Rites of Spring: The Masters on $100 a day

Spring Rituals beckon as the snow finally melts and the buds blossom, and there is perhaps no more iconic April rite than the annual pilgrimage by golf fans to the Masters golf tournament. There’s a lot of pleasure to be had by experiencing this tournament in person or on television. There’s also a lot to learn on the branding side. More than any other golf tournament, the Southern wizards in Augusta, Georgia have invented and sustained the most valued brand in all of golf for nearly half a century. Thinktopia contributor and founder of Snowball Narrative, Jonathan Littman wrote about the Masters as a Contributing Editor for Playboy. He’s recently published a book collecting his award winning Playboy stories, entitled Crashing Augusta: real life tales of sports, men and murder. Ever wondered how to experience the tournament without dropping several thousand dollars? Littman shares his secrets on how to enjoy a once in a lifetime experience on $100 a day. There’s still time to get to Augusta and see Tiger and Phil. The tournament starts on Thursday!


Crashing Augusta

I once shot 84 on a tough course, and like all duffers, dream that one day my wayward putts will fall effortlessly into one hole after another. Golf tempts us with the possible because perfection appears tantalizingly in reach, even for just a single hole, and that keeps us coming back after all the shanks and screams.  We’re fanatical by nature. Witness the hundreds of golf training gimmicks and videos and books we buy to improve our swings. But perhaps I’m more fanatical than some. I’ve gotten on an airplane and flown cross-country in the faint hope that I might see and smell and hear and feel perfection in the presence of golf’s masters in their house of worship.

I’m suffering from Masters madness. Against all advice and reason, I am standing outside the gates of the world’s most exclusive golf tournament. Every reasonable person I know has told me it’s absurd to attempt to attend this tournament if you’re not a corporation, guest of a corporation or happen to have several thousand extra dollars to blow. The fact I’ve gotten this far is itself a miracle. I’ve actually secured a crash pad – last night I slept like a baby on an air mattress on the screen porch of a little brick house I’m sharing with seven guys half a mile down Azalea. With the city snarled in traffic it’s ideally located and you can’t beat the price – my share of the week’s lodging, and golf cart (rented on impulse from a local), comes to a bargain $425.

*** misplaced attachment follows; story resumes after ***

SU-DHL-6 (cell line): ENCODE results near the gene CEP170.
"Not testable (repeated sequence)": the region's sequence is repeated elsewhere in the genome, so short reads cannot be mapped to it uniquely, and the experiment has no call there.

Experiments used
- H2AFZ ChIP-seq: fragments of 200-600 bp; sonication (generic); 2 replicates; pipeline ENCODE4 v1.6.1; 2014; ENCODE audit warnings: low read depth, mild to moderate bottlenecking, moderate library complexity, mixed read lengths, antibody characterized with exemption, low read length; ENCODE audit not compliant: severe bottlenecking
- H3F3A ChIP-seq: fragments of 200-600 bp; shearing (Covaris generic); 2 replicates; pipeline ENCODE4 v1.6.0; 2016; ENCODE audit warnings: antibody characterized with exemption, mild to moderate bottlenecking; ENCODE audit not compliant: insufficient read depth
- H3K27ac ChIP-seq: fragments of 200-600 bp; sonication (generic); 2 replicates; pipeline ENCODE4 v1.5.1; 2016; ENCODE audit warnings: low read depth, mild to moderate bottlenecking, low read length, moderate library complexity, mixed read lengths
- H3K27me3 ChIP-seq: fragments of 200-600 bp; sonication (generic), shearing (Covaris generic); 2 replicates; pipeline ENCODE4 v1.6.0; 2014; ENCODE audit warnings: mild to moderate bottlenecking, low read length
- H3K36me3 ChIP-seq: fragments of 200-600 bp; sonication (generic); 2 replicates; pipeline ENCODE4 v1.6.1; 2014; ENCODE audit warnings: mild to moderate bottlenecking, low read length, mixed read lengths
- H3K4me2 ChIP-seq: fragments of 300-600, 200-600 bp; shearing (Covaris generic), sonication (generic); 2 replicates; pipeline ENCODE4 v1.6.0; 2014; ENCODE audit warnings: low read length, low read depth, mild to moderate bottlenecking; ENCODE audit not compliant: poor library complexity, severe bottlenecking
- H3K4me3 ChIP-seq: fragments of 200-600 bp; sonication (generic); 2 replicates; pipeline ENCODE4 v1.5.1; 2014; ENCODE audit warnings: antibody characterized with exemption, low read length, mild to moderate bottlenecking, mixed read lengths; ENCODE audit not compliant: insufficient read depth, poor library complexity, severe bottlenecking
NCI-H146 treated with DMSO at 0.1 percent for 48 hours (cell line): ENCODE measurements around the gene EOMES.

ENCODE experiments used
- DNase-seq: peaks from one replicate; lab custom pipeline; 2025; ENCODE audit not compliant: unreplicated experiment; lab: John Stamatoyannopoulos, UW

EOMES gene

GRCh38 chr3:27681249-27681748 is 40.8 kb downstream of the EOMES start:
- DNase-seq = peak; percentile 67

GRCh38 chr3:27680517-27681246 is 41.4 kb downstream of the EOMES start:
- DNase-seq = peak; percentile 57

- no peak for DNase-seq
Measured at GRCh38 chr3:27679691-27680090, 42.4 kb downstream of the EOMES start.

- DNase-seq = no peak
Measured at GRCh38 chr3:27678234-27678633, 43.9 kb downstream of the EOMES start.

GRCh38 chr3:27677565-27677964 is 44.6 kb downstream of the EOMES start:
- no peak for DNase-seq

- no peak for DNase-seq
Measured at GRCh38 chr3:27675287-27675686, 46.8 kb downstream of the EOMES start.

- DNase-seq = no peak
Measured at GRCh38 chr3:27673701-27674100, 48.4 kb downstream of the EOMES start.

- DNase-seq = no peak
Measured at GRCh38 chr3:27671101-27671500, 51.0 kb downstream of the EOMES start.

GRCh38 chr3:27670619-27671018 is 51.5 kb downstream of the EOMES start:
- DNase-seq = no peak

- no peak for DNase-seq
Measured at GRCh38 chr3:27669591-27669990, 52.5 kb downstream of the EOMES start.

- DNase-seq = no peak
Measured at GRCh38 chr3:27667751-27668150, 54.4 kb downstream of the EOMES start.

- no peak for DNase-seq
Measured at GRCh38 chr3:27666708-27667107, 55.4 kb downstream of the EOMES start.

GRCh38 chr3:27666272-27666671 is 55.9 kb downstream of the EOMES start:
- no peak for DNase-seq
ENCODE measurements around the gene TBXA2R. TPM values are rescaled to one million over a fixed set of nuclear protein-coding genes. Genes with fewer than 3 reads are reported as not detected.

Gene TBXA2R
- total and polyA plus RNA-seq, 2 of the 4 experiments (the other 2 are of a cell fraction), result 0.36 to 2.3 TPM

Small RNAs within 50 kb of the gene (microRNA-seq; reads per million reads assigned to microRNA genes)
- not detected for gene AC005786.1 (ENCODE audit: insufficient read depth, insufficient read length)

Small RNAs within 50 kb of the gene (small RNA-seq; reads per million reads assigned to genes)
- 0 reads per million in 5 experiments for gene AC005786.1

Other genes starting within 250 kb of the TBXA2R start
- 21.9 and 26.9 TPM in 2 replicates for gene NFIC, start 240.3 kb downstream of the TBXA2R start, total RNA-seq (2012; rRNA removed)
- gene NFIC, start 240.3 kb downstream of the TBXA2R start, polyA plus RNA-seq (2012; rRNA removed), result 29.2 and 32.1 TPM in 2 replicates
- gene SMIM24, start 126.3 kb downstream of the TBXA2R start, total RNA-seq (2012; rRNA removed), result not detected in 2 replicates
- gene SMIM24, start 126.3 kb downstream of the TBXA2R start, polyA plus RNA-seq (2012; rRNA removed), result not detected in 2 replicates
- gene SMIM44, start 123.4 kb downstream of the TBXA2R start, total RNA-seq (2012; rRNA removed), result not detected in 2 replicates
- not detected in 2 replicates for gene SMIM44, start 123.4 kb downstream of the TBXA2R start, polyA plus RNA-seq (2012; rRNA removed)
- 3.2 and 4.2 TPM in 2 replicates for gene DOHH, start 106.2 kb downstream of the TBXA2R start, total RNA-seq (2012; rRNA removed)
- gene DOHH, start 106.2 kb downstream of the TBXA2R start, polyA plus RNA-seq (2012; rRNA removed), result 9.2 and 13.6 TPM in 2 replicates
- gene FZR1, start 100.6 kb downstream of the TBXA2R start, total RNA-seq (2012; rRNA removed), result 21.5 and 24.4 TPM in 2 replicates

But here’s the rub. The badge, or tournament pass for the Masters, costs $3,500 to $5,000 or more, and is harder to come by than a Super Bowl ticket. Price alone does not convey the tournament’s exclusivity. This is the Deep South, where “Yes Suh!” fills the air like the pervasive scent of Magnolia blossoms, Northern principles do not apply.

Headed by chairman Hootie Johnson, The National, as locals proudly call it, is defined by its own rules. When the thunderous drives of a certain gifted player began soaring over the sand trap on eighteen, The National backed up the trap and lengthened the hole.  As for Hootie’s headline grabbing preference for excluding the fairer sex. “Well, we’ve adopted a new policy,” Hootie proclaimed during his annual Masters news conference. “We don’t talk about club matters, period.” That means, “at the point of a bayonet,” he repeated, flanked by a bevy of green-jacketed members. “I said we have a new policy. We don’t talk about club matters, period.” Which is a pretty good idea when your organization excludes all women and counts just two blacks as members, while wholeheartedly embracing billionaires (six) and the nation’s richest, most powerful white men…

Corporations devour so many of the available Masters badges that it seems ludicrous for an ordinary golf enthusiast even to try to get one. But to my golf-addled mind, the clear financial hurdle only fires my competitive instincts. If you can do Europe on $100 a day, why not the Masters on the same budget?

The idea of a pilgrimage to Augusta has a dreamlike pull, like a Dodgers fan’s fantasy of being able to step back in time to stroll Ebbets Field. Hundreds of thousands of baseball fans make an annual road trip for spring training, a wonderful excuse to spend a beer fueled week in sunny climes, watching ball players up close and closing down bars. The Masters—the first Major of the season—is like spring training and the World Series at once. How can a true fan resist?

Storytelling is the new Innovation. We all want and need stories to read, tell and share. The kindle or print version of Jonathan Littman’s book “Crashing Augusta”—ideal for your next business flight—is available from Amazon.com